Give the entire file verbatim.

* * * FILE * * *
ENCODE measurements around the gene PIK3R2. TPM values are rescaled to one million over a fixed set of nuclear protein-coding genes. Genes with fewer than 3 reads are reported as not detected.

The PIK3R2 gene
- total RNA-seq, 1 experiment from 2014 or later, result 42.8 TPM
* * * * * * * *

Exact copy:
ENCODE measurements around the gene PIK3R2. TPM values are rescaled to one million over a fixed set of nuclear protein-coding genes. Genes with fewer than 3 reads are reported as not detected.

The PIK3R2 gene
- total RNA-seq, 1 experiment from 2014 or later, result 42.8 TPM